You Have Blooms And No Squash, What Gives?

This time of year the squash is blooming away, but what if that's all you get? What if all you see on the plant are blooms? The plant is perfectly healthy with no signs of any issues but still isn't setting fruit. If you have blooms but no squash the answer may be as simple as the flowers on the plant! Why Might Your Squash Plants Not Have Female Flowers Yet? Squash blossoms are either male or female. Often what blooms first are the male flowers. The female flowers typically form later. The female flowers have oval like shapes beneath the flower on the stem. These shapes are the ovaries and what eventually turns into the squash. It makes sense when you think about it. The male flowers produce first to make sure pollen is available then the female flowers form. Sometimes though you can get a ton of male…

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Blossom End Rot and What To Do

When the fruit first begins to form in your vegetable garden you may notice a condition where the blossom ends of the fruit turns brown to black then begins to rot away. This can happen to a number of different vegetable garden producers like tomatoes, squash, peppers, and more. Aptly named "Blossom End Rot", this condition is nothing to be overly concerned about. It's disappointing to see something you've been eagerly awaiting for weeks get seemingly ruined - but it is only temporary! Blossom End Rot on Summer Squash   What Causes Blossom End Rot? Blossom end rot is a calcium deficiency that prevents the proper formation of cells in the fruit. Just like people, plants need nutrients like calcium for proper growth. The calcium deficiency can be cause by a couple things but is usually an issue with too much water not allowing the plant to bring in calcium…

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5 Tips to Grow Great Summer Squash!

Summer squash is one of our family's favorite summer vegetables.  A grilled yellow squash with olive oil, salt, and pepper is a simple and delicious treat when cooked along with some barbequed chicken!  There are a few things to know about growing summer squashes in the garden whether they are yellow squash or zucchinis.  Today's Friday Fives will offer up five things you should know about growing summer squash.  Enjoy! 5 Tips to Grow Great Summer Squash Squash is one of those vegetables that is easy to grow from seed.  You can buy transplants but try to purchase squash transplants that are in biodegradable pots so you don't have to disturb the roots systems much when planting.  Squash is easy to grow and if your soil is a good well drained mix it should do great in your garden!  If not consider bush type squash plants and plant them in…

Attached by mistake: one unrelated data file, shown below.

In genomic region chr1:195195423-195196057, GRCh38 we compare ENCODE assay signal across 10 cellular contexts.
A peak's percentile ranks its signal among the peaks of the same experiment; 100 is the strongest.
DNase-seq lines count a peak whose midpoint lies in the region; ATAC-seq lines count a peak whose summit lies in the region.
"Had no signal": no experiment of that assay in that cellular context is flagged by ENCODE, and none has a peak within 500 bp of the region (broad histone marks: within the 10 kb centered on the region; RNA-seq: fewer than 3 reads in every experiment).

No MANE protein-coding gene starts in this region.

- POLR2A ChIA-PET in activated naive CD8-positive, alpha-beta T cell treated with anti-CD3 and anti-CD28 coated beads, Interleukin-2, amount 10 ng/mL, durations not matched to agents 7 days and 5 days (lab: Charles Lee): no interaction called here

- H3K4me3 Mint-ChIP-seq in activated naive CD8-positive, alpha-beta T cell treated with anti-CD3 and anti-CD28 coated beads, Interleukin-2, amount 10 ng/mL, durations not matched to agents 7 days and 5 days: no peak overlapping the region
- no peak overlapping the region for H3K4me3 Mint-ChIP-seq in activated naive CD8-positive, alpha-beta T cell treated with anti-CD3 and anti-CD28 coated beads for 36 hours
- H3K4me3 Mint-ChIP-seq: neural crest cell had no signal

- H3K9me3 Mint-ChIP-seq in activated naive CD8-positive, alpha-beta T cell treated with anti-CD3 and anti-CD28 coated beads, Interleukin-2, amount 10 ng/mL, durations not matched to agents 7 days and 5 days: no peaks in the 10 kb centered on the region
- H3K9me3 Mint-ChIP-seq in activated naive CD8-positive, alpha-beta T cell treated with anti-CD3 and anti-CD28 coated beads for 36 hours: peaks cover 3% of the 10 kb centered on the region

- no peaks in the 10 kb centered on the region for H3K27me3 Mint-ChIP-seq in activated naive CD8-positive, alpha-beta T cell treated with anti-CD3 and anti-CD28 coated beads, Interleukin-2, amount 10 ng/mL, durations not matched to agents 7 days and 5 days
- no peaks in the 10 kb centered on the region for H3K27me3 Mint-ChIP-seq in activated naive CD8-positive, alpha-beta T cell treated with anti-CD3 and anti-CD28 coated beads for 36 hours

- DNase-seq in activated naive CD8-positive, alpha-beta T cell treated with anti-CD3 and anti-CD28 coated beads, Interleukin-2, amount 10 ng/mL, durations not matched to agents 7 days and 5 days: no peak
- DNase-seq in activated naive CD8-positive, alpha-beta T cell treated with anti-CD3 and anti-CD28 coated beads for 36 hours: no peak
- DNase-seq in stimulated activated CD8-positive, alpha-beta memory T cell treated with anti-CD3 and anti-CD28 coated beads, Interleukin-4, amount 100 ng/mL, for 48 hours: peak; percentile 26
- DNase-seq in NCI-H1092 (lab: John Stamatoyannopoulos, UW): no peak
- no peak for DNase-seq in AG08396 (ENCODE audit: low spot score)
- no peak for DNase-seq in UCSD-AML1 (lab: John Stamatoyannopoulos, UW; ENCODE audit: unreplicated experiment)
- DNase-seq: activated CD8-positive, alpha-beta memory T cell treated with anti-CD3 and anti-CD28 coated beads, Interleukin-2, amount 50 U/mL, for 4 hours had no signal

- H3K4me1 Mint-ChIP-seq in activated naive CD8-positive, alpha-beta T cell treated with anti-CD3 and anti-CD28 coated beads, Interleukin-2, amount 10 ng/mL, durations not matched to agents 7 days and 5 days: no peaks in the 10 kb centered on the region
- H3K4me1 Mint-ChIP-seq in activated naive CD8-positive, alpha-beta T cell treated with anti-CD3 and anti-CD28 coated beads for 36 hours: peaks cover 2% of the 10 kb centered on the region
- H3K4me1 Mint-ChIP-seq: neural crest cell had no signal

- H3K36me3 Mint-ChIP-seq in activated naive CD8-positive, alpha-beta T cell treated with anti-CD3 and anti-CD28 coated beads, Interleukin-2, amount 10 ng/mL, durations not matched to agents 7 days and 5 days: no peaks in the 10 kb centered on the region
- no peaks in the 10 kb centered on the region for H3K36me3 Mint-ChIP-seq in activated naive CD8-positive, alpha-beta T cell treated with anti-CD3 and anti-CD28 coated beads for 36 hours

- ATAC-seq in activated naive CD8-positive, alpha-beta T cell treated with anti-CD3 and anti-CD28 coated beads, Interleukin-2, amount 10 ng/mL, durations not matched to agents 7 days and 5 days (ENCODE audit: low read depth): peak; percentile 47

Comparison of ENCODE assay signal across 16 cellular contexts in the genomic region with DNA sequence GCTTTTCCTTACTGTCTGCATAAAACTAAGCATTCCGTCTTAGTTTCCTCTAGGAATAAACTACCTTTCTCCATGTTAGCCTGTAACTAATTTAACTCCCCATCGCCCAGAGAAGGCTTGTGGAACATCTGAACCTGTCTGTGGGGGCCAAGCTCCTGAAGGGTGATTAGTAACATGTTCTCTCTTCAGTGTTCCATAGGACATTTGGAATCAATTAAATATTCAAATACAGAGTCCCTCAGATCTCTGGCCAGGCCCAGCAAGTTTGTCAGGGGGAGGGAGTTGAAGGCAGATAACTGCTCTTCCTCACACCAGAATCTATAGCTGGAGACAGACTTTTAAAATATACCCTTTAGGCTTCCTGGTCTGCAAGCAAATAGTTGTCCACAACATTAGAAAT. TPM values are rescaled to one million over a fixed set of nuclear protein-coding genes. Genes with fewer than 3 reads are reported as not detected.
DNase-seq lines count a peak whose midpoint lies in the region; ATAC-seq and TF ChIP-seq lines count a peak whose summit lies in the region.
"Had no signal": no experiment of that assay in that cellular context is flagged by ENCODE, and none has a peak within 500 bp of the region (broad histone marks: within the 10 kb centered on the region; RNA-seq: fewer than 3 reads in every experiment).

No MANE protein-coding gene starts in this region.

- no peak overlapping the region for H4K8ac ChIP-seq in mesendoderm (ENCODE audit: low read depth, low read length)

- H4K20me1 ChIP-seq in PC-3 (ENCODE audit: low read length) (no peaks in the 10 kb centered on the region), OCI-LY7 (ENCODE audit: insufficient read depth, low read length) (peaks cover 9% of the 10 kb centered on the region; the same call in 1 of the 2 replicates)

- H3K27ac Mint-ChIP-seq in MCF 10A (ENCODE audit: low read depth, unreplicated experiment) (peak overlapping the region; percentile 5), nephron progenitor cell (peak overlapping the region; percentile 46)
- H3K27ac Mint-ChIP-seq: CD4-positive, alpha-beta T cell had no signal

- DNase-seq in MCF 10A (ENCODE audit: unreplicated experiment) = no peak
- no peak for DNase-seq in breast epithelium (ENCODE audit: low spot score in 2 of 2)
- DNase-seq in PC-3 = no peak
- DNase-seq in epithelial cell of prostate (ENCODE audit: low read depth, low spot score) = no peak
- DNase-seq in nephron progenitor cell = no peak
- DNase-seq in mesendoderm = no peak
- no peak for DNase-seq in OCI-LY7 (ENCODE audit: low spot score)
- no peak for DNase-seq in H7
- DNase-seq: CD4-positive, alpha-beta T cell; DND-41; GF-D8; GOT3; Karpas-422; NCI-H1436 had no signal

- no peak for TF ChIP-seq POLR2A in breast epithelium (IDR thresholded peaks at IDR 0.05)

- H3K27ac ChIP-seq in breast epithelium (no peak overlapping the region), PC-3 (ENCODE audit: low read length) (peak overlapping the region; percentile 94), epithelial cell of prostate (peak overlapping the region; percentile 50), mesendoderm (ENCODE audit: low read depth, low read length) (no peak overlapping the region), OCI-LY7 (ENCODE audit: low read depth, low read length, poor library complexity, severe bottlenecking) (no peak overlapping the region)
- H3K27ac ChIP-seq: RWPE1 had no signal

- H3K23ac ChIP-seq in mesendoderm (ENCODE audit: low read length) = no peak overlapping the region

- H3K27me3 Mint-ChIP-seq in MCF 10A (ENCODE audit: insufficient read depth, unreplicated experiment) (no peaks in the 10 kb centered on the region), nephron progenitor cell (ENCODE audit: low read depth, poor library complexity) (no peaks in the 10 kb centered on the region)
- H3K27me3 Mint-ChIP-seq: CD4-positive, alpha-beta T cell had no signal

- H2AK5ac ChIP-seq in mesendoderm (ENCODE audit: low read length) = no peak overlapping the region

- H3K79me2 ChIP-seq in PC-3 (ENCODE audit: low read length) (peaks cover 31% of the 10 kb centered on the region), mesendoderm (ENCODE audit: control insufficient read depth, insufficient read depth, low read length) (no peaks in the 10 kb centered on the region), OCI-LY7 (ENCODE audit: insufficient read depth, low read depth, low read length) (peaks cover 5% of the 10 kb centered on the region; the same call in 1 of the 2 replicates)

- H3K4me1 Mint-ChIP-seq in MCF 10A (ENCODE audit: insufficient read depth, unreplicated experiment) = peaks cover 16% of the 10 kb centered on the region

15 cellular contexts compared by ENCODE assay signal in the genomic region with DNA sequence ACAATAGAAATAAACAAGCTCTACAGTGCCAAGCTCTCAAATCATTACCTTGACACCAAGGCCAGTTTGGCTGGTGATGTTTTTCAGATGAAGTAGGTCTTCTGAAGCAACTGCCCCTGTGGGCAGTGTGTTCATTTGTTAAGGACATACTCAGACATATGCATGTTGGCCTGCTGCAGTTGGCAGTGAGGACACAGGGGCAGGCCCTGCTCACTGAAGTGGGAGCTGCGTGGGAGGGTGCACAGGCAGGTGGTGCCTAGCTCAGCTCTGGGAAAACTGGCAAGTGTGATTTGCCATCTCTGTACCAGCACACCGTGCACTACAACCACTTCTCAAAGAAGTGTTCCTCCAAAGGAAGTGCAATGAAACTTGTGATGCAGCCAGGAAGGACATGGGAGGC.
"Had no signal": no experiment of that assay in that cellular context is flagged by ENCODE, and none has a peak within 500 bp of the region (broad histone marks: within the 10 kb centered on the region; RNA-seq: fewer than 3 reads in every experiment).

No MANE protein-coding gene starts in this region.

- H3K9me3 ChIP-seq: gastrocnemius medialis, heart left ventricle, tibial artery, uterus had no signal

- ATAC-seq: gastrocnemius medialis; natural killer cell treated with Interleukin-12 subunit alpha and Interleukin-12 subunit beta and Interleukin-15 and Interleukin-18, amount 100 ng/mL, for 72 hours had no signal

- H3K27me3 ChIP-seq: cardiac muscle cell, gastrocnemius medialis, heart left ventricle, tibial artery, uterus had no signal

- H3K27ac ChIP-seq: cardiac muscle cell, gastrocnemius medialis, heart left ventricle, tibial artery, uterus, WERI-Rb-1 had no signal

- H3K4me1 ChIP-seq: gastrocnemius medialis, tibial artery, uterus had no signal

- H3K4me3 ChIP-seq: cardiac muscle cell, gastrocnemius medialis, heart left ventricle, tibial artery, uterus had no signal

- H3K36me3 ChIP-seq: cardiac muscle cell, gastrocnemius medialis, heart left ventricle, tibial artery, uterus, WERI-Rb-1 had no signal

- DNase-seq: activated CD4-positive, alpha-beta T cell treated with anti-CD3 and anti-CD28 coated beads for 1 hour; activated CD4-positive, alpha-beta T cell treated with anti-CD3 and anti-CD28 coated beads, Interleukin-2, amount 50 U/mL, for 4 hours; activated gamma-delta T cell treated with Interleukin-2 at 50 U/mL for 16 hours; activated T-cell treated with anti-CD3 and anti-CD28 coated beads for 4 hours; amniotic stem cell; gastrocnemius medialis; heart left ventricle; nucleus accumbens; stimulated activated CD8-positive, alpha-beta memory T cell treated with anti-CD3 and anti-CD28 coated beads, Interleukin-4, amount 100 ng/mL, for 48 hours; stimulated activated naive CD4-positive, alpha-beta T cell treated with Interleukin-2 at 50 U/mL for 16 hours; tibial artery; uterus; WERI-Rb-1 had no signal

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Randomness Around the Garden

This was one of those weekends where my garden time was fairly limited. I still managed to get outdoors some and accomplish a few little things. The biggest task was putting together the garden cart for my mower. It took almost two hours. That's probably where most of my outdoor time went but when it comes to paying the store $20 or doing the job myself I'd rather keep the money in my pocket! I did take a few minutes to photograph some of what's going on in the garden. The self-sowing celosia is looking great! This particular flower is almost in the shape of a crown. I planted celosia two years ago here and it has taken off.  Be warned because it could become invasive if you allowed it to run amok. Of course it's easy enough to control with just a little bit of manual labor. The crape…

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‘Trombetta’ Climbing Squash

One of the more unusual vegetables I am growing this years is the 'Trombetta' climbing squash. Its name is derived from the Italian word for bugle or trumpet which is the shape it resembles. 'Trombetta' is a climbing squash that when ideally placed has the strong support of an arbor or trellis on which to grow.  The squash itself gets very long and is ideally picked somewhere around 12-14 inches.  This small squash will quickly transform into a much larger version if given plenty of water and nutrient rich soil.  I planted our squash beside our arbor in the hopes that it would climb and eventually cover the arbor. In the past I've used moonflowers but they haven't done much this year. I think this squash is unique enough to categorize as both an ornamental and an edible plant. According to Renee's Garden Seeds (which was my source for the…

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An Afternoon in the Vegetable Garden

It's been a good while since I had a couple hours to "maintain" the vegetable garden. Ideally I would take 20 minutes each day to weed, search the garden for problems, weed, prune, weed, and tie up tomatoes. Yes you may have noticed quite a few weeds, let's just say so did I! Today I did a little bit of all that, not enough, but I've made headway into the realm of the tidy gardens. We're beginning to see vegetables ready for harvesting.  The squash is now producing. We lost the zucchini during the three weeks without water that began the month of June. My irrigation wasn't set up to go to that bed and as the business of life took over the gardener with the garden hose wasn't as diligent. I may have to fire that gardener and get a new one, oh wait... Today I pulled the first…

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